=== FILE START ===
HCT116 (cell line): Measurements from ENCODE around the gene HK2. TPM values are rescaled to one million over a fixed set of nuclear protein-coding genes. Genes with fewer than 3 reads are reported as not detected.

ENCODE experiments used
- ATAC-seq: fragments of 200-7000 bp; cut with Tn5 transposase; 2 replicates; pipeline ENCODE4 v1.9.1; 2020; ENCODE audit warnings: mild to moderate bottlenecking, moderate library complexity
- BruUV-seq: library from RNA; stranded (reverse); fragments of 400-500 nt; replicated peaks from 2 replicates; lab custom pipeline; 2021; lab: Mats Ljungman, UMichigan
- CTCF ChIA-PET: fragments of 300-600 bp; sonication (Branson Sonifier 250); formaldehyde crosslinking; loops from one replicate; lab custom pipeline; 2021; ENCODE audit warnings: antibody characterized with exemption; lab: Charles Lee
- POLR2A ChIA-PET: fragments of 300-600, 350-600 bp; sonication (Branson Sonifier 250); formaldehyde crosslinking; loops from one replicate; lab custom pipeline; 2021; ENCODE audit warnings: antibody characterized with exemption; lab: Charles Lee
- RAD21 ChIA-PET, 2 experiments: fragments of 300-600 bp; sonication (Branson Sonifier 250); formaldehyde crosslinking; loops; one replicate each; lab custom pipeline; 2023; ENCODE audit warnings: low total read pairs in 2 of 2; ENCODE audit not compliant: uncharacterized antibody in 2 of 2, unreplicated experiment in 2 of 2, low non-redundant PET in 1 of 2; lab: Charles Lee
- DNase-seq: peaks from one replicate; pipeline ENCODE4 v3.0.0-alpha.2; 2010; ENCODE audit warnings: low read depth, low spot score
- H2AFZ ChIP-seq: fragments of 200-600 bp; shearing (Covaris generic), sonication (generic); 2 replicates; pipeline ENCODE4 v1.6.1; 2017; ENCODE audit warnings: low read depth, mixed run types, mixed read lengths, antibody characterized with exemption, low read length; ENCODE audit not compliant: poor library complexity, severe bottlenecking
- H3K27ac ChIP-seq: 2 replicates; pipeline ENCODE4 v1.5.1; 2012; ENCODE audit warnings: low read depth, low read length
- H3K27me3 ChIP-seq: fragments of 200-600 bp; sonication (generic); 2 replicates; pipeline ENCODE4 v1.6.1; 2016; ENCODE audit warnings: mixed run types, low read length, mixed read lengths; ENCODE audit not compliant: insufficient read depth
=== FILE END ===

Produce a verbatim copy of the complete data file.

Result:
HCT116 (cell line): Measurements from ENCODE around the gene HK2. TPM values are rescaled to one million over a fixed set of nuclear protein-coding genes. Genes with fewer than 3 reads are reported as not detected.

ENCODE experiments used
- ATAC-seq: fragments of 200-7000 bp; cut with Tn5 transposase; 2 replicates; pipeline ENCODE4 v1.9.1; 2020; ENCODE audit warnings: mild to moderate bottlenecking, moderate library complexity
- BruUV-seq: library from RNA; stranded (reverse); fragments of 400-500 nt; replicated peaks from 2 replicates; lab custom pipeline; 2021; lab: Mats Ljungman, UMichigan
- CTCF ChIA-PET: fragments of 300-600 bp; sonication (Branson Sonifier 250); formaldehyde crosslinking; loops from one replicate; lab custom pipeline; 2021; ENCODE audit warnings: antibody characterized with exemption; lab: Charles Lee
- POLR2A ChIA-PET: fragments of 300-600, 350-600 bp; sonication (Branson Sonifier 250); formaldehyde crosslinking; loops from one replicate; lab custom pipeline; 2021; ENCODE audit warnings: antibody characterized with exemption; lab: Charles Lee
- RAD21 ChIA-PET, 2 experiments: fragments of 300-600 bp; sonication (Branson Sonifier 250); formaldehyde crosslinking; loops; one replicate each; lab custom pipeline; 2023; ENCODE audit warnings: low total read pairs in 2 of 2; ENCODE audit not compliant: uncharacterized antibody in 2 of 2, unreplicated experiment in 2 of 2, low non-redundant PET in 1 of 2; lab: Charles Lee
- DNase-seq: peaks from one replicate; pipeline ENCODE4 v3.0.0-alpha.2; 2010; ENCODE audit warnings: low read depth, low spot score
- H2AFZ ChIP-seq: fragments of 200-600 bp; shearing (Covaris generic), sonication (generic); 2 replicates; pipeline ENCODE4 v1.6.1; 2017; ENCODE audit warnings: low read depth, mixed run types, mixed read lengths, antibody characterized with exemption, low read length; ENCODE audit not compliant: poor library complexity, severe bottlenecking
- H3K27ac ChIP-seq: 2 replicates; pipeline ENCODE4 v1.5.1; 2012; ENCODE audit warnings: low read depth, low read length
- H3K27me3 ChIP-seq: fragments of 200-600 bp; sonication (generic); 2 replicates; pipeline ENCODE4 v1.6.1; 2016; ENCODE audit warnings: mixed run types, low read length, mixed read lengths; ENCODE audit not compliant: insufficient read depth